It can seat me and three of my buddies, it features bite-the-back-of-your-hand beautiful teak decking, and it is inspired by the 1930s J-class yachts without looking like an outdated jalopy. For a cruise down to sunny Santa Barbara, the Phantom Drophead Coupe ticks all the right boxes.2016 Lamborghini Aventador LP 700-4 Roadster – $443,800
The amazing proportions of the Aventador are further enhanced by chopping the roof off. One of the design features that separate the Roadster from the coupe is the profile of the upper area, which extends along geometric lines from the roof to the hood. And what a beautiful hood. Of course, I am referring to the spine of this thing and the hexagonal glasshouse that make it for me.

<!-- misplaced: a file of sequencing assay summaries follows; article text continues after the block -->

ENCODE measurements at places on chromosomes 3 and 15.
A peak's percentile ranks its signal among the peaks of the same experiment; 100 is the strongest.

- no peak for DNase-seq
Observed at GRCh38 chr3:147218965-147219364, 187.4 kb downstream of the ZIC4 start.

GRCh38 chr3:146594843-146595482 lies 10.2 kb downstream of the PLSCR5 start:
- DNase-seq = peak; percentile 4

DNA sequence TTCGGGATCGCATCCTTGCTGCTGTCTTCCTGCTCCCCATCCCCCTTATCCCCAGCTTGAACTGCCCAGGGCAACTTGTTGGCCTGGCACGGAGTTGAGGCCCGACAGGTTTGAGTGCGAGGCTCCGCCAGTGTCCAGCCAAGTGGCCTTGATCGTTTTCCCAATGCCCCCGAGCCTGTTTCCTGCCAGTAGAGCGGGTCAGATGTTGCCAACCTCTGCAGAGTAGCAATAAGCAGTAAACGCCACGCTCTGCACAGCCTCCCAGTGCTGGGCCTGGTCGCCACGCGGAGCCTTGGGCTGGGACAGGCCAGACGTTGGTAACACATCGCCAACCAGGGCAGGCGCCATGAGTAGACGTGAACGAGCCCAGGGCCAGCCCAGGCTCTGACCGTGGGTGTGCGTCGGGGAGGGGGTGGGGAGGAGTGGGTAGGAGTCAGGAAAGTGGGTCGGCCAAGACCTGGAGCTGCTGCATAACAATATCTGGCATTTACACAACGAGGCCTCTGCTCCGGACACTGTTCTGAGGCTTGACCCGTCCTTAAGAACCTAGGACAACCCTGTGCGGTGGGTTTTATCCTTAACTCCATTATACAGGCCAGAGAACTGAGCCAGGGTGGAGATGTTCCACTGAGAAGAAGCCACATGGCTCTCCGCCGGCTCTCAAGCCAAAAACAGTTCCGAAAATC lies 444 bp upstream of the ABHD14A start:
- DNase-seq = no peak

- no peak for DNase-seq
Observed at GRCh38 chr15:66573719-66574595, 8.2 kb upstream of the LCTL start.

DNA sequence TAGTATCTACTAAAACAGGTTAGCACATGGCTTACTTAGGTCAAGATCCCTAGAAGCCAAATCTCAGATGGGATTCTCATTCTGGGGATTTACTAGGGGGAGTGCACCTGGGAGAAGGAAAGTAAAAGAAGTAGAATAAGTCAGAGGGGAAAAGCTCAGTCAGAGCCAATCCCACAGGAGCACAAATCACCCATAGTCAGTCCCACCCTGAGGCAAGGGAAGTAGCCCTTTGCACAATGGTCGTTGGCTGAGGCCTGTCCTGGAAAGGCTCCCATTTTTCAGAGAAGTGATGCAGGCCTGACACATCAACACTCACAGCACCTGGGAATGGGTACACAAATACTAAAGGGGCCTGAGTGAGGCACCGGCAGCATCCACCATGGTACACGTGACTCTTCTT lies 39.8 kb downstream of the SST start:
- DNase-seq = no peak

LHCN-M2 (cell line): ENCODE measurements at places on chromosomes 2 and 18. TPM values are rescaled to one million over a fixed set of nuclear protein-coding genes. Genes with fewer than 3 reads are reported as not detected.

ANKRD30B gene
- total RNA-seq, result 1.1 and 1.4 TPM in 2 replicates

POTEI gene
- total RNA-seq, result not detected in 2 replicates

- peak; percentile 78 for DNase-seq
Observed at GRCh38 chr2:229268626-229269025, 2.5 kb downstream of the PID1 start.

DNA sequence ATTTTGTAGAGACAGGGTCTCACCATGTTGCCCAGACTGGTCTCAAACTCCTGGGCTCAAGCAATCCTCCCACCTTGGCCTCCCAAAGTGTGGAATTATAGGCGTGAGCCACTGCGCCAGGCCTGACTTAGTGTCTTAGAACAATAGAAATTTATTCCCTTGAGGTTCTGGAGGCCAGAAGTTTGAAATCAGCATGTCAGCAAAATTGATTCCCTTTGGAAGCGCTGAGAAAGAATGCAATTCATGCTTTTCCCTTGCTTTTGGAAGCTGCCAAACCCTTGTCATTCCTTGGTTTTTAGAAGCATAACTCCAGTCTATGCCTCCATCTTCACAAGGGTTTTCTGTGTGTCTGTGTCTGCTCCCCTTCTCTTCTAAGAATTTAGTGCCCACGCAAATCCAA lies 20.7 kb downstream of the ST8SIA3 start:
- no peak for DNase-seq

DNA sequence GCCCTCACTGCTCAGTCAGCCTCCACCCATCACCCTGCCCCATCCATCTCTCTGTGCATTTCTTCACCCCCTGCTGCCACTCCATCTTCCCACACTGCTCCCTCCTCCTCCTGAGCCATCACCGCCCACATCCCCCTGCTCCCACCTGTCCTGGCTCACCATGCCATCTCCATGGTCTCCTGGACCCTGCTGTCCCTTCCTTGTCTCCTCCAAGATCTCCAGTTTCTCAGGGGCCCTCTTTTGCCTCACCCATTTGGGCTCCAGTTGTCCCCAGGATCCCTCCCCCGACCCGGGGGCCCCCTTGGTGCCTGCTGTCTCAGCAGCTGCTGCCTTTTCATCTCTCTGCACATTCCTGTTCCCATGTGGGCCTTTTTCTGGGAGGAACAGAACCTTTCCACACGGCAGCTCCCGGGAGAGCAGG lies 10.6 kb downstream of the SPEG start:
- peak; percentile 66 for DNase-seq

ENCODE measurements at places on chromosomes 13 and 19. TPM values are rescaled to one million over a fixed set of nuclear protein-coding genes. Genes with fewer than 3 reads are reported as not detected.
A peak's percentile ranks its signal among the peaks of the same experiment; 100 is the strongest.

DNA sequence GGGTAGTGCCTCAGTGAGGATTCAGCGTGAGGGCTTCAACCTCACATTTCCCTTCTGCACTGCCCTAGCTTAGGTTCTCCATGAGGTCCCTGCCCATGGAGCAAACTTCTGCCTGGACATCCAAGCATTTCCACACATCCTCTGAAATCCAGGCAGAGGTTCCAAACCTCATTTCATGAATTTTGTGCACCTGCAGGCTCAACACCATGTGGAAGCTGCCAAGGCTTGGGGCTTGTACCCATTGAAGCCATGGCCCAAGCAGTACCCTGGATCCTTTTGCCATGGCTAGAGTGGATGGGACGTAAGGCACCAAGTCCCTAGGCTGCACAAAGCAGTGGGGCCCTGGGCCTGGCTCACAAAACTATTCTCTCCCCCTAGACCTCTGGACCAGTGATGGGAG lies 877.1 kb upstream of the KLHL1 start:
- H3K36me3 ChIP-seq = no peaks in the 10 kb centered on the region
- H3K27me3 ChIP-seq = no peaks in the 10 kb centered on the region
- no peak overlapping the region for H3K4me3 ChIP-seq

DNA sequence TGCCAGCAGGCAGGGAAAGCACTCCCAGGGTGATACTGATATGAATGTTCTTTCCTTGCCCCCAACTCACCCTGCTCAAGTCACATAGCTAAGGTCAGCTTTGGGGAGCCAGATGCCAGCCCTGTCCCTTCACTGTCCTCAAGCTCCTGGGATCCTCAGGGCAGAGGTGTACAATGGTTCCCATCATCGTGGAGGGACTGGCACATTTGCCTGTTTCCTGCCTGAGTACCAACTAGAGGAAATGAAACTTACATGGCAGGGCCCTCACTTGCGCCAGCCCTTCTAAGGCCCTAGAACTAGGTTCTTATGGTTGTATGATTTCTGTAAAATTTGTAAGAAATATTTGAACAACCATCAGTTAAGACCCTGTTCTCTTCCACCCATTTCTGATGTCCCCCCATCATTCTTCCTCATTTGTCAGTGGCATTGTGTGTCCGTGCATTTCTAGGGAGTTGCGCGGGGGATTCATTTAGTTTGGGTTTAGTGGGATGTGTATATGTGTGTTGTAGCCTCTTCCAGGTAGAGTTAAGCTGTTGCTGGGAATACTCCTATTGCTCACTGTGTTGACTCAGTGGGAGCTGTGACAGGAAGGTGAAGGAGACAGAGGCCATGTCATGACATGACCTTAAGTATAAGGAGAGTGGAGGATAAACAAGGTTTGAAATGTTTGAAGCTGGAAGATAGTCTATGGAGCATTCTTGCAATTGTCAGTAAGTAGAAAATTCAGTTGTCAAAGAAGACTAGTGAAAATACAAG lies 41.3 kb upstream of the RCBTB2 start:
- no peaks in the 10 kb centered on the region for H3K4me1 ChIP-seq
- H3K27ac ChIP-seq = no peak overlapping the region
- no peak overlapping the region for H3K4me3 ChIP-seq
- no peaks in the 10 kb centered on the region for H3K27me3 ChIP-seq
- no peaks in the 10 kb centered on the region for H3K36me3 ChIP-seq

The purpose of those bits of glass is to let you admire the exquisiteness that hides under the hood – a savage V12. It is surprising when you think about it, but the 6.5-liter powerhouse in the Aventador is the first all-new V12 engine developed by Lamborghini since the 3.5-liter unit designed by Giotto Bizzarrini at the dawn of the 1960s.2016 Rolls-Royce Dawn – $335,000
Think about the average age of Rolls-Royce customers around the world. In the United States and Europe, you’re looking at wealthy people aged 60 to 65 years old. In China and Russia, things are a little different – 40 to 45 years old. Strictly speaking, the nouveau riche have come to appreciate Rolls-Royce as much as old farts do.
The brand understood this in the eleventh hour, six years after the Ghost started production. Yes, what you’re looking at is a Ghost without two of its doors and the metal roof. The Dawn boasts 86 million miles of blue sky with the fabric roof retracted and seating for four. Better still, its 6.6-liter V12 is more powerful than the 6.75-liter V12 of the Phantom.2016 Aston Martin Vanquish Volante Carbon Edition – $320,695